‘Whoa, those are MiG-28s…no-ones been this close before’, cries a younger Anthony Edwards as a pair of ominous looking all-black jets streak by. Okay sure, to the hardened spotter, the 1988 film Top Gun might be considered nothing short of heretical in it’s proclamation of a non-existent mark of ‘MiG’, but to ‘Joe Public’ the F-5, with its sleek lines, and soviet-style red star, was a perfect pseudo bad guy.
The United States Navy had come to the very same conclusion in the 1970's when it adopted the F-5E as ‘bandit of choice’ for its Opposing Forces ‘aggressor’ squadrons in the dissimilar training role. The F-5E was considered well suited as an aggressor aircraft due to performance similarities with the MiG-21, and it is in this role that the F-5E is perhaps most associated.
The family lineage can be traced back to the late 1950's and early 1960's when a requirement for a low-cost, low-maintenance supersonic fighter for overseas export to U.S. allies existed. The design for the F-5A Freedom Fighter emerged from the Northrop drawing boards in 1962, with orders for some 636 aircraft received from 1964 until production ceased in 1972. The United States Air Force flirted with the F-5 for a while, with the type being operationally evaluated in Vietnam in the mid-60's. However, operational requirements for a light-weight fighter were limited with the USAF preferring to place their efforts in finding a training role for the aircraft, which it did successfully with the two-seat T-38 Talon variant of the airframe.
Overseas customers embraced the F-5A, which led to the development and emergence of a second generation F-5. The ‘E’ model, or Tiger II, saw some structural changes with an enlarged fuselage and wing area, though the main advances were made in upgraded avionics, particularly the radar.
The F-5/T-38 family has received a fair amount of attention from both payware and freeware camps, so I was particularly interested to see what AlphaSim, a well-known and prolific developer of military hardware add-ons, brought to the party with their latest offering, the F-5E Tiger II.
Installation and Documentation
The aircraft is available for both FS9 and FSX at a cost of £16/€21/$32, with both purchase and download from the AlphaSim website being a straight-forward affair. The files are a little over 70mb so you can expect prompt download times with a standard broadband connection.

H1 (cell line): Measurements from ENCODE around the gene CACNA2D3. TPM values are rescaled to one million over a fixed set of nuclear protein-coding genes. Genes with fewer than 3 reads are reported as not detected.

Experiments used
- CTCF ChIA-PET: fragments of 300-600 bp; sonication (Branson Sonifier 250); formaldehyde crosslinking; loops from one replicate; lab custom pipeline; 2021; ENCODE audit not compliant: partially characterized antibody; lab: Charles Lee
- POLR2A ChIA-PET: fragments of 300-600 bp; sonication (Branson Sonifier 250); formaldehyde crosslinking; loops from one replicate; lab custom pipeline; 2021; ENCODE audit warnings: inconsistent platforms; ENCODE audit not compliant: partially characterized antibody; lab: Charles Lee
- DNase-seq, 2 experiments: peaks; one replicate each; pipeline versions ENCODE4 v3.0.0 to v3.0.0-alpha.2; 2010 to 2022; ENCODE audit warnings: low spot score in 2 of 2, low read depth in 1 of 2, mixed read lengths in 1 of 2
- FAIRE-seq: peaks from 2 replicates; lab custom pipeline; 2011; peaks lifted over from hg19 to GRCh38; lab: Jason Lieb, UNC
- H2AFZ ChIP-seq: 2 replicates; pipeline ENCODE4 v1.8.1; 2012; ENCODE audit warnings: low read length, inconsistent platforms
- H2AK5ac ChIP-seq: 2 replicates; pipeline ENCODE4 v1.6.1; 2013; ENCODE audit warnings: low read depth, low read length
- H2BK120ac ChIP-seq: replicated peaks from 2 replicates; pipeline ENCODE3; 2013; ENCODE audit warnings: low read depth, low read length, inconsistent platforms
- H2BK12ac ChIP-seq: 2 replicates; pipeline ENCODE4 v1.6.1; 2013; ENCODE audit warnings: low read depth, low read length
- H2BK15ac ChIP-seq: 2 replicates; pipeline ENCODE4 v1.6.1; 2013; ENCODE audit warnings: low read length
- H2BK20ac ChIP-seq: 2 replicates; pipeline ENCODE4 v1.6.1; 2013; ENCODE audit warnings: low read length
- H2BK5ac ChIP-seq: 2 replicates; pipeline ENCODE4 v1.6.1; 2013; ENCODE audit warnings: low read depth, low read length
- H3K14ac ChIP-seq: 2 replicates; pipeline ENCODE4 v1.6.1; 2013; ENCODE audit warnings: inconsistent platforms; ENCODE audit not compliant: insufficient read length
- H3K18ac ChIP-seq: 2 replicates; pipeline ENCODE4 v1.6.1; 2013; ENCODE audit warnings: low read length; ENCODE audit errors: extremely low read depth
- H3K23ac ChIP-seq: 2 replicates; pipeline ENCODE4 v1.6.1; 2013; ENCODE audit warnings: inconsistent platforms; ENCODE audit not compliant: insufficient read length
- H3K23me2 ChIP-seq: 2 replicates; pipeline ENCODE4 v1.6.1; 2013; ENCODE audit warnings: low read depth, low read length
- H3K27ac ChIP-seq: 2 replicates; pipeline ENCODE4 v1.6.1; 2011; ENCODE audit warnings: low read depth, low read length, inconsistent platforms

There is no automatic installer (.exe file) included, so the installation process involves moving the necessary files from the ‘SimObjects’ and ‘Effects’ folders to the corresponding folders within FSX. Whilst it would have been nice to have the process automated, the practice of moving files across should be familiar to most and is, in this case, a quick and simple procedure.
The package includes nine aircraft in a variety of liveries and load outs, all of which have been very nicely done. The potent looking USN Aggressor variant and the striking red and white scheme of the Patrouille Swiss being particularly impressive.
The aircraft looks very striking sitting on the ramp in preparation for the walk-a-round. The external model is the real highlight of this product, taking advantage of bump mapping, self-shadowing and bloom effect. The chrome effect finish on the engine exhaust is a real treat and is further enhanced by the compatibility with DX10. I flew with the ‘DX10 preview’ box enabled for this review and experienced no adverse issues relating to the aircraft.
All animations are nicely modeled and include canopy and airbrake operation. The effects are well done and include afterburner, engine smoke, wing-tip vortices and tyre smoke on touchdown. Bringing in the afterburner progressively on the take-off roll will reward you with an impressive light and flicker effect.
Performance is very good, with frame rates remaining consistently high throughout the test. Whilst the test was performed on a fairly high-end rig, I would imagine that performance would be broadly similar to the default aircraft even on older systems. If you run default FSX aircraft okay, the Tiger shouldn’t present any issues.
Taming the Tiger
The aircraft accelerates well, but at high take-off weights you’ll find it difficult to get any elevator authority to lift the nose anything much before 130KIAS, which results in a fairly aggressive rotation to tempt the jet into the air. At lighter weights, it becomes a little easier to lift the nose early and allow the jet to fly itself off the runway. The aircraft climbs quickly and you need to be prompt in ‘cleaning up’ if you’ve maintained full afterburner. After experimenting a little, my preferred technique was to initially apply full afterburner during the take-off roll, then coming back to full military dry thrust shortly after rotating. This results in a good and manageable climb profile.
Climbing to a suitable altitude for some initial general handling work, the Tiger revealed itself to be fairly benign, producing more than a few wide smiles as I rolled the jet amid the myriad of clouds holding station above my chosen test area.